Answer by Tirumalai Kamala:
There are two parts to this question, one, estimating how much of Gates Foundation money funds vaccines, and two, speculating why.
Part One shows data from peer-reviewed studies that suggests that more than half of Gates Foundation money goes to vaccines and technology-heavy efforts, and that technological bias is the main driver for this.
Part Two shows the much smaller proportion of Gates Foundation money that funds cheaper public health effort such as clean water and insecticide-treated bed nets for malaria, and a huge chunk that funds alternatives to traditional US higher education.
Is there published peer-reviewed scrutiny of Gates Foundation grants? Yes, at least one. McCoy, David, et al. “The Bill & Melinda Gates Foundation’s grant-making programme for global health.”The Lancet 373.9675 (2009): 1645-1653.
What did this study explore? It examined 1094 global health grants given by Gates Foundation between January 1998 until December 2007.
The study and a few others make key observations on how much Gates Foundation money is spent on what and why.
- More than half but not all goes to vaccines. From McCoy et al.
2. ‘Another striking finding is the large number of US-based recipients of grants, a feature that is common among US foundations in general.‘. McCoy et al Page 1650, 2nd column, 3rd para.
3. ‘The finding that one organisation, PATH, was awarded nearly $1 billion stands out and raises the question as to whether some organisations might be better characterised as agents of the foundation rather than as independent grantees‘. McCoy et al Page 1650, 2nd column, 3rd para.
4. ‘The University of Washington (also based in Seattle), received grants worth nearly $280 million in the same period, and the Institute for OneWorld Health, together with Johns Hopkins University, Harvard University, and Columbia University were together given grants worth a total of $559 million. This large amount of funding concentrated within a small number of US-based institutions raises questions about their privileged status among organisations operating in global health‘. McCoy et al Page 1650, 2nd column, 4th para.
5. ‘Grant making by the Gates Foundation seems to be largely managed through an informal system of personal networks and relationships rather than by a more transparent process based on independent and technical peer review. Although a panel of six individuals exists to advise on and assess the foundation’s strategies, the process by which individual proposals for projects are solicited, adjudicated, and funded is unclear‘. McCoy et al Page 1650, 2nd column, 5th para.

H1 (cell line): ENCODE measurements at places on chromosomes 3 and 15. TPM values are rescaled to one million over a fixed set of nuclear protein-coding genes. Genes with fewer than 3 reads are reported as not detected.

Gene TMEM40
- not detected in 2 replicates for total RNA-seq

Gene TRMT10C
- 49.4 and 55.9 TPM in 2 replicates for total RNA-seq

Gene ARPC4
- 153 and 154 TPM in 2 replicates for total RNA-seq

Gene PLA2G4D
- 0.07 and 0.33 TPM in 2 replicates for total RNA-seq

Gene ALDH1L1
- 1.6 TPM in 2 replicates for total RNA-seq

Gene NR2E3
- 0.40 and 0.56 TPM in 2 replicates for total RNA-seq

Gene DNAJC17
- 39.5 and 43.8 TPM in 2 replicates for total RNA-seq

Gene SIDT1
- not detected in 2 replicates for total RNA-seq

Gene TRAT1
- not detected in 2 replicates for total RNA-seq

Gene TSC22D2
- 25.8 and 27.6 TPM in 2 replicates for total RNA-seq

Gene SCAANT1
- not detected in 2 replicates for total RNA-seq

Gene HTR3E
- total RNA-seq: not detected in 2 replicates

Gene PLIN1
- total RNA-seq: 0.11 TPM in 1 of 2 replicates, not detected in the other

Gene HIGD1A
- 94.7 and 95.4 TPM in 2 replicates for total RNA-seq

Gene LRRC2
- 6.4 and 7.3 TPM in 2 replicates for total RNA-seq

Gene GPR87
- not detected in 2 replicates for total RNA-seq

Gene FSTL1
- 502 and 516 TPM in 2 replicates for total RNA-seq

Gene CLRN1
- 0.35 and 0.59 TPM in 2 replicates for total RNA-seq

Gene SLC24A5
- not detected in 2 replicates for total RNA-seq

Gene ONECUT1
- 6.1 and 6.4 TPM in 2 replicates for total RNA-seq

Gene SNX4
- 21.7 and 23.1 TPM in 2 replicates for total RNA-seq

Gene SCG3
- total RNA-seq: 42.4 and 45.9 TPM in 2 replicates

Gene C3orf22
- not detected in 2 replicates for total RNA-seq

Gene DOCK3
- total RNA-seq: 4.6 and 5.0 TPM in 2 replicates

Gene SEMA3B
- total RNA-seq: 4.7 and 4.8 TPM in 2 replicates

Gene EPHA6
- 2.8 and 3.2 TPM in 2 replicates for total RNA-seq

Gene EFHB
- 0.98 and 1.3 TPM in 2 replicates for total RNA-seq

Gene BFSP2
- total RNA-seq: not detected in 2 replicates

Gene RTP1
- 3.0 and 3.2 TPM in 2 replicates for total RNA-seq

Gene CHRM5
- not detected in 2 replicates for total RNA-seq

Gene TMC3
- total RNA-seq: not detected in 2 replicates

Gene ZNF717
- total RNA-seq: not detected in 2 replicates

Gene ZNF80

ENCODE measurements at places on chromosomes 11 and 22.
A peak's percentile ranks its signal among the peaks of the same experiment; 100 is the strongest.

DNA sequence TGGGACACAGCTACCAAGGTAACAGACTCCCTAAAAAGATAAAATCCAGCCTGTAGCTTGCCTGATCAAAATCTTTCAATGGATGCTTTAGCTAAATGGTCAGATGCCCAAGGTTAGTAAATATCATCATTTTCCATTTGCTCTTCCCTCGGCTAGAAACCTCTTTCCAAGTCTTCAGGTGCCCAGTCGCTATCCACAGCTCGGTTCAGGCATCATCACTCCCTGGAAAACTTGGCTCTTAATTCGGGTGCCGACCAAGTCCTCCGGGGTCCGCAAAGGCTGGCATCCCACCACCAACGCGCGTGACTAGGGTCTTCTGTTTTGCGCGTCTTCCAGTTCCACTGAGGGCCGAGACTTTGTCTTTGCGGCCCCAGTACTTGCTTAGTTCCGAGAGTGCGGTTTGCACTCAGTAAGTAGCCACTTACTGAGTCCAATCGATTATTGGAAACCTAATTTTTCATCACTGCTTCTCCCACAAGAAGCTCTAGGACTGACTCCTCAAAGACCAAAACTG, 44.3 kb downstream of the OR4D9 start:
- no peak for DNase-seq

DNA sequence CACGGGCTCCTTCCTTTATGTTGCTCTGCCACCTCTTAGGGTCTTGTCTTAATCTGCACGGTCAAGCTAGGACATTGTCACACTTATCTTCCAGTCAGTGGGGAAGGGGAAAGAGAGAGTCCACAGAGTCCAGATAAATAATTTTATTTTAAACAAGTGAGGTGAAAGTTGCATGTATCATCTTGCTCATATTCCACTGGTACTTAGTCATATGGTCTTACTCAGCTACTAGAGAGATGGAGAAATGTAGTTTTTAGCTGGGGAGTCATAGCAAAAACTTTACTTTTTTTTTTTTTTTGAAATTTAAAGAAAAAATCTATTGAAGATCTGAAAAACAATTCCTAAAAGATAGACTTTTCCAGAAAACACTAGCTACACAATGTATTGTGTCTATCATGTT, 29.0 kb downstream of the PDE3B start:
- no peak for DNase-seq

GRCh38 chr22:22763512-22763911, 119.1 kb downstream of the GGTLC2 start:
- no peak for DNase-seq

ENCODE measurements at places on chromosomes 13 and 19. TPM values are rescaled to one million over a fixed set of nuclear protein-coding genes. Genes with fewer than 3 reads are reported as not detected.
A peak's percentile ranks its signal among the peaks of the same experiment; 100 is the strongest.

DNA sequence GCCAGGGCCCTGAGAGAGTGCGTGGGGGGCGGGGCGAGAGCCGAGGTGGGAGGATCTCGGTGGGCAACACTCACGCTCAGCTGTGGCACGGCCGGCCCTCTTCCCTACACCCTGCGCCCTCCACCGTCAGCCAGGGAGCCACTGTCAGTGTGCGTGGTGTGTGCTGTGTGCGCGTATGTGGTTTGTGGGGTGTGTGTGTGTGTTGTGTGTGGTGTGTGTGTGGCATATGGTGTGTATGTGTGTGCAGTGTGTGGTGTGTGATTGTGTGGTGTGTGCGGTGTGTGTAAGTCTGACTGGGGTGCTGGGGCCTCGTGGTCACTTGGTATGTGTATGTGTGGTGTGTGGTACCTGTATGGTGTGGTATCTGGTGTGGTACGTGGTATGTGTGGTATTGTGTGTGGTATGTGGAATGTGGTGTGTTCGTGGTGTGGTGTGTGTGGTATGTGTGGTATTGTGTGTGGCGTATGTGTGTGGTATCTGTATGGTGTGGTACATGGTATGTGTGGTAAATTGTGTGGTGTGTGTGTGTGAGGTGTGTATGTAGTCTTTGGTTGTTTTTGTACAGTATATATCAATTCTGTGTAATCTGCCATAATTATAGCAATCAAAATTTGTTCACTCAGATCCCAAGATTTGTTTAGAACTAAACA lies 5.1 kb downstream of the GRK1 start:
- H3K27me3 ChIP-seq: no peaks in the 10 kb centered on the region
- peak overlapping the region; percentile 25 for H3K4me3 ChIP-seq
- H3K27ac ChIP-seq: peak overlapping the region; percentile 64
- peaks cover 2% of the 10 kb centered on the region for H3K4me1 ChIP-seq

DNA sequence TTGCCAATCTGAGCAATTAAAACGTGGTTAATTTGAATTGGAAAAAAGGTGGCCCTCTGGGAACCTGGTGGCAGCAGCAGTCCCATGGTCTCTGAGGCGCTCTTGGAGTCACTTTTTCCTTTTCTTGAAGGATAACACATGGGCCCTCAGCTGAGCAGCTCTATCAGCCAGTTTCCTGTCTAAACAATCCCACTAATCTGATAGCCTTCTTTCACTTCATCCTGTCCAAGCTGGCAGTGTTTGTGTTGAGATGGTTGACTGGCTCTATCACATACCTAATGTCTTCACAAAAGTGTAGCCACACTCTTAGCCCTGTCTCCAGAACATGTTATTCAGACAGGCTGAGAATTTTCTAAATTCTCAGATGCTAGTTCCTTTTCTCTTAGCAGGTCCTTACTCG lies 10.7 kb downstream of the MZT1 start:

6. A 2012 report by the OECD (Organisation for Economic Co-Operation and Development), Meeting Global Challenges through Better Governance: International Co-operation in Science, Technology and Innovation, OECD Publishing.10.1787/9789264178700-en makes similar criticisms as well as some praise.
From Page 70-71, Section 3.4 Conclusions,
‘Lack of solicitation. Most grants do not appear to be awarded through direct competition or completely open requests for proposals. The Foundation often approaches (or is approached by) an organisation which it has found to be a leader in a particular area and negotiates a project directly. The process is flexible, rapid and non-bureaucratic but may be seen to lack transparency and legitimacy in terms of democratic decision making. Because the Gates Foundation is based on private money, legitimacy and accountability issues may differ from those relating to funding based on public money. Legitimacy issues arise basically because the size of the Foundation enables it to define to a large extent the global health agenda, a role formerly assigned to more democratically controlled organisations, mainly the WHO‘.
Preparatory work. The Gates Foundation puts a lot of effort into studying the state of knowledge and the important actors before entering a specific area. It therefore has a high level of knowledge of a subject before entering into new partnerships. This seems to allow for better alignment of the goals of the Foundation and its grantees.
Concentrated decision-making. The Foundation’s broad strategic decisions are made by a handful of people, mainly the trustees, so that a very small group of people determine where large amounts of money go. This is seen as problematic, as strictly speaking they are not experts, despite their commitment to global health issues. According to interviewees, the lack of a well-functioning board with people from diverse backgrounds and countries is a weakness. The way priorities are set is seen not only as a problem of legitimacy but also as an obstacle to innovation. This relates to findings in innovation literature that users, rather than states, small groups of individuals or single companies, are normally in the best position to pick technologies.
It could be that the two major activities of the Foundation – creating impact based on science, technology and innovation and engaging other actors through advocacy – require very different actions to gain legitimacy. Whereas the first might benefit from a broader and more heterogeneous set of activities and involved actors, the latter could benefit from a more representative high-level board. A related criticism is insufficient transparency regarding the priority-setting process and the solicitation and awarding of grants.